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Alcohol Consumption and the Risk of Diabetes

Did you know that…

According to a recent survey 80% of Canadians consume alcohol and 23% of those who drink, drink too much.1

So how much is too much?

Canada’s Low-Risk Alcohol Drinking Guidelines suggest that weekly alcohol intake should not exceed 15 standard drinks for males and 10 drinks for females, while daily alcohol consumption should not exceed 3 drinks a day most days for males and 2 drinks a day most days for females.2 Drinking in excess can increase your chances of developing certain chronic diseases.

Alcohol and Diabetes

  • Research studies have shown that heavy alcohol consumption (>2 drinks per day) can increase the risk of developing type 2 diabetes 3
  • It is thought that heavy alcohol consumption increases insulin resistance 3
  • Diabetes is a growing concern as more than 2 million Canadians have diabetes and approximately 7 million Canadians are developing the disease each year 4
  • Research shows that you can prevent or delay the onset of type 2 diabetes. Lifestyle changes such as drinking in moderation if you choose to drink may help you to minimize your risk.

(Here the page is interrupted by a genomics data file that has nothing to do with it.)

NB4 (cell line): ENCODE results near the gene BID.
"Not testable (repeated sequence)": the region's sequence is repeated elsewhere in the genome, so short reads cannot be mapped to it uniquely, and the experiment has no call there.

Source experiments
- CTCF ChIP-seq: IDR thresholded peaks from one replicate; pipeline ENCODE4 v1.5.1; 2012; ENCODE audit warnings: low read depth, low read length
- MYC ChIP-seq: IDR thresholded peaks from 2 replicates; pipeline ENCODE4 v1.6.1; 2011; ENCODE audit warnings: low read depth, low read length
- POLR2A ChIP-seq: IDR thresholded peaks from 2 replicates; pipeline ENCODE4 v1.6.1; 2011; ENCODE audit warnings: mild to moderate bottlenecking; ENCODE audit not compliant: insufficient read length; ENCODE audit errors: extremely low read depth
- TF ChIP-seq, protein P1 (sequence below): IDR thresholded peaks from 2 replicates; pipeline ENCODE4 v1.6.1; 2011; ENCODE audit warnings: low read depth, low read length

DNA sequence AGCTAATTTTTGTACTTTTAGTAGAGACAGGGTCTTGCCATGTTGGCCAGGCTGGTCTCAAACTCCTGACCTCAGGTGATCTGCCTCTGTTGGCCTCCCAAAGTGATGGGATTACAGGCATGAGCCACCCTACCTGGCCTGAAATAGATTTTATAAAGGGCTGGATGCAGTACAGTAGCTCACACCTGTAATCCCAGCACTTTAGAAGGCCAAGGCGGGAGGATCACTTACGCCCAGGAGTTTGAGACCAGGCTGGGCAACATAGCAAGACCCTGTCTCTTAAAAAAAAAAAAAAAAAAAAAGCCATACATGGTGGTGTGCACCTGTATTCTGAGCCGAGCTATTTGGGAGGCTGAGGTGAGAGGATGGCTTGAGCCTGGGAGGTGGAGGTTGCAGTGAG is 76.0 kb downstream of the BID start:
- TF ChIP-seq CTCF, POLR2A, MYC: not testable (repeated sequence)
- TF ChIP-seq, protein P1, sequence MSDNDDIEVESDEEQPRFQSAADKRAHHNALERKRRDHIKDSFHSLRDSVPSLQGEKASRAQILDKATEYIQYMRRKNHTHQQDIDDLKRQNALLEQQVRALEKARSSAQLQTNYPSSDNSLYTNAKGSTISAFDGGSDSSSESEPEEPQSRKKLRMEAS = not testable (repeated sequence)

Follow the Low-Risk Drinking Guidelines

Canada’s first national Low-Risk Drinking Guidelines, released on November 25, 2011, are suggestions to assist healthy adults to make informed decisions about their alcohol consumption. They describe drinking practices that balance the health benefits while minimizing risks. For more information, click here.


Zero drinks = lowest risk of an alcohol-related problem


Women – No more than 3 standard drinks on any single occasion


Men – No more than 4 standard drinks on any single occasion


Women10 standard drinks a week; no more than 2 standard drinks a day most days


Men15 standard drinks a week; no more than 3 standard drinks a day most days

1 standard drink = 13.6 grams of alcohol
5 oz = 142 mL 1.5 oz = 43 mL 12 oz = 341 mL

The national low-risk drinking guidelines are for people of legal drinking age and do not apply if you are driving a vehicle or using machinery and tools; taking medication; living with mental or physical health problems and alcohol dependence; are pregnant or planning to be pregnant; or are told not to drink for legal, medical or other reasons. Delay drinking to late adolescence if you are a child or youth and follow local alcohol laws and stay within the drinking limits.


The Cost to Business

  • The estimated cost to Ontario of alcohol and substance abuse is $9.2 billion a year. This includes health care, law enforcement and lost labour productivity 5
  • Hangovers cost employers in absenteeism and poor job performance. Hangover-like symptoms result in reduced cognitive abilities putting workers at risk for personal injury and injury to others 6
  • In Canada, $1.4 billion is lost each year because of decreased productivity caused by hangovers 6
  • People with diabetes incur medical costs that are two to three times higher than those without diabetes. A person with diabetes can face direct costs for medication and supplies ranging from $1,000 to $15,000 a year 4